CVS Health expects to close its $10.6 billion acquisition of Oak Street Health by the first half of this year, according to Securities and Exchange Commission (SEC) filings.
The Department of Justice (DOJ) and the Federal Trade Commission (FTC) allowed the antitrust waiting period to run out on Monday without taking action to halt the deal.
Medicare-focused primary care player Oak Street Health and CVS Health each filed the required paperwork with the DOJ and the FTC on February 24, according to Oak Street's filing with the SEC Thursday.
The FTC and the DOJ still have the authority to challenge the merger on antitrust grounds but clearing that regulatory hurdle means the deal can move forward.
In a separate filing with the SEC Wednesday, CVS said it planned to close the deal in the first half of 2023.
The healthcare giant announced in February plans to buy Oak Street in an all-cash deal valued at $10.6 billion, or $39 per share, as it aims to build a vertically integrated healthcare company including clinics, pharmacies, health plan Aetna and other services.
CVS said in the announcement that Oak Street's model, which is tech-enabled, multi-payer and value-based, has proven to be scalable, making it an attractive target.
The provider will be folded into CVS' newly created healthcare delivery arm, the company said.
Oak Street Health stock rose 6% following the news.
Sen. Elizabeth Warren, D-Massachusetts, urged the FTC to take a closer look at the deal, and others like it. Warren said in the letter to the agency that she is broadly concerned about the integration, both vertical and horizontal, in the industry, and fears the CVS-Oak Street deal could only make that worse.
"In particular, I fear that the acquisition of thousands of independent providers by a few massive health care mega conglomerates could reduce competition on a local or national basis, hurting patients and increasing health care costs," she wrote.
The American Economic Liberties Project has decried the deal, stating that it will hurt competition in the marketplace, including independent healthcare businesses.
If the merger is called off under certain circumstances, CVS Health will be required to pay Oak Street a termination fee of $500 million. If the deal is terminated under other circumstances before regulatory approval, such as if Oak Street accepts another acquisition offer, the company will have to pay CVS a termination fee of $300 million, according to the 14A proxy statement Oak Street filed with the SEC on Thursday.
The addition of Oak Street bolsters CVS' reach in the primary care space. The company, founded in 2012 and a publicly traded company since 2020, opened 40 new medical centers in 2022, bringing its total count to 169 centers across 21 states. it employs about 600 physicians. The company served approximately 159,000 risk-based patients and 224,000 total patients in 2022.
Oak Street expects to grow to over 300 centers by 2026, with each offering $7 million in potential embedded earnings before interest, taxes, depreciation and amortization, according to the company.
CVS expects the merger to drive more than $500 million in synergy potential over time, bolstering its long-term growth goals.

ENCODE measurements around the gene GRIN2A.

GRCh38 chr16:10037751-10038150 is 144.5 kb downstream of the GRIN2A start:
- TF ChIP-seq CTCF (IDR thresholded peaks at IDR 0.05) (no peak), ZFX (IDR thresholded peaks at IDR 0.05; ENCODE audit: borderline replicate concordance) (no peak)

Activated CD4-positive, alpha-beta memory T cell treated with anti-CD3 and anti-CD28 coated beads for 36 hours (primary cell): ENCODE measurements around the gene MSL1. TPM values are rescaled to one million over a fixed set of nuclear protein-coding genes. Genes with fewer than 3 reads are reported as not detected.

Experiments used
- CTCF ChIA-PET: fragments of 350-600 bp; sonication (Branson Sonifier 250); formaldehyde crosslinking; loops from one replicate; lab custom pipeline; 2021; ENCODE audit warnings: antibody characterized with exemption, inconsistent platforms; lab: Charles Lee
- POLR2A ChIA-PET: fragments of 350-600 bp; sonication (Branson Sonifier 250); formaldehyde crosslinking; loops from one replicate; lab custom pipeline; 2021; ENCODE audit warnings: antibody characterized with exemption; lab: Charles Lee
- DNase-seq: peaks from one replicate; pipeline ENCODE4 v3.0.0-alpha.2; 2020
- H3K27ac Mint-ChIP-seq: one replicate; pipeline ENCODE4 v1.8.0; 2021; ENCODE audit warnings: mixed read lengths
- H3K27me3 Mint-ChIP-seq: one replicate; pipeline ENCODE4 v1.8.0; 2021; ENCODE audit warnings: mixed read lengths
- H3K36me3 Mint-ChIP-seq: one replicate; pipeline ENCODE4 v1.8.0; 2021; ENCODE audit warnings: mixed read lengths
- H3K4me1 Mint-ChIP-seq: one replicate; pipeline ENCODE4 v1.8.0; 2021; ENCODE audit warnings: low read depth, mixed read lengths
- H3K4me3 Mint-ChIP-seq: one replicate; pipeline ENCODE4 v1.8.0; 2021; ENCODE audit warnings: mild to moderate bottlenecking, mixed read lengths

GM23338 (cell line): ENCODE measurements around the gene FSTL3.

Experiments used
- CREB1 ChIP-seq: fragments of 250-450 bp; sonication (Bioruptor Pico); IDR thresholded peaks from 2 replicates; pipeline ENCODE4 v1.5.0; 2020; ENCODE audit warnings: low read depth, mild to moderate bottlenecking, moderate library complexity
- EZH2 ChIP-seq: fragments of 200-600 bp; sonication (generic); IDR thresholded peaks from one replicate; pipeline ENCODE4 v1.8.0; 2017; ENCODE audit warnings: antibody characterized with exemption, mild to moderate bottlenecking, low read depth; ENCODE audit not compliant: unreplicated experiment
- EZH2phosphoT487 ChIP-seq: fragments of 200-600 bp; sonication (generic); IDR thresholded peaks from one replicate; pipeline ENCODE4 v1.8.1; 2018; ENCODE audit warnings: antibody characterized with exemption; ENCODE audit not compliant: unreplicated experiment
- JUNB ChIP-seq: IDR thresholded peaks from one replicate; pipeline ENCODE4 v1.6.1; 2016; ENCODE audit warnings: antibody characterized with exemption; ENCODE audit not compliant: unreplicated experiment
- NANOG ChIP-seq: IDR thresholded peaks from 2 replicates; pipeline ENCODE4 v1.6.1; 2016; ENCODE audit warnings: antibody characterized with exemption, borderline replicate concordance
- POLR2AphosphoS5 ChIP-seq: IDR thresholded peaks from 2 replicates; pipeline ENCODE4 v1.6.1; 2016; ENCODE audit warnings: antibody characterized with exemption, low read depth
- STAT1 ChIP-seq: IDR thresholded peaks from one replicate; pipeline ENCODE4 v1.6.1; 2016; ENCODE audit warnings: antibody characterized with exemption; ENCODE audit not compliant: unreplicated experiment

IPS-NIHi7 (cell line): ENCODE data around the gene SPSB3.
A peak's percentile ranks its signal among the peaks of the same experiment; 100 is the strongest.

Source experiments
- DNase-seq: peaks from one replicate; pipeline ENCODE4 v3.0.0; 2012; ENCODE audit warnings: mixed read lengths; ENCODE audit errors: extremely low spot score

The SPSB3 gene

Oak Street brought in revenue of $2.16 billion, up 51% year over year, according to its full-year 2022 earnings report.
But that aggressive growth has come at a cost. The Chicago-based company's losses grew to $510 million last year compared to $415 million in 2021. It does expect to be profitable until 2025, according to its full-year 2021 earnings report.
"We expect our aggregate costs will increase substantially in the foreseeable future, and our losses will continue as we expect to invest heavily in increasing our patient base, expanding our operations, hiring additional employees and operating as a public company," the company said in a 10-K filing with the SEC on February 28.
"These investments may be more costly than we expect, and if we do not achieve the benefits anticipated from these investments, or if the realization of these benefits is delayed, they may not result in increased revenues or growth in our business. If our growth rate were to decline significantly or become negative, it could adversely affect our financial condition and results of operations," the company said in the filing.
Oak Street's medical claims expense jumped 48% from 2021 and cost of care grew 49% year over year.
The company also outlined a number of risks as a result of the proposed deal in a 14A proxy statement filed with the SEC. These risks include the disruptions to Oak Street Health's current plans and operations and the ability of both companies Oak Street Health and CVS Health to successfully integrate the businesses and achieve the expected synergies and operating efficiencies and the possibility that such integration may be more difficult, time-consuming or costly than expected.
The acquisition also could potentially hurt Oak Street Health's relationships with its business partners, suppliers and customers, including its business relationship with Aetna competitor Humana, which leases or licenses a majority of Oak Street Health’s primary care centers, according to the filing.
Oak Street has contractual relationships with over 30 payers, including top-five national MA payers. A significant portion of its revenues are concentrated with Humana, Centene subsidiary WellCare/Meridian and Cigna HealthSpring, comprising about 55% of its capitated revenue, according to the company's 10-K filing in late February. Its business with Humana makes up about 32% of its capitated revenue, the company reported.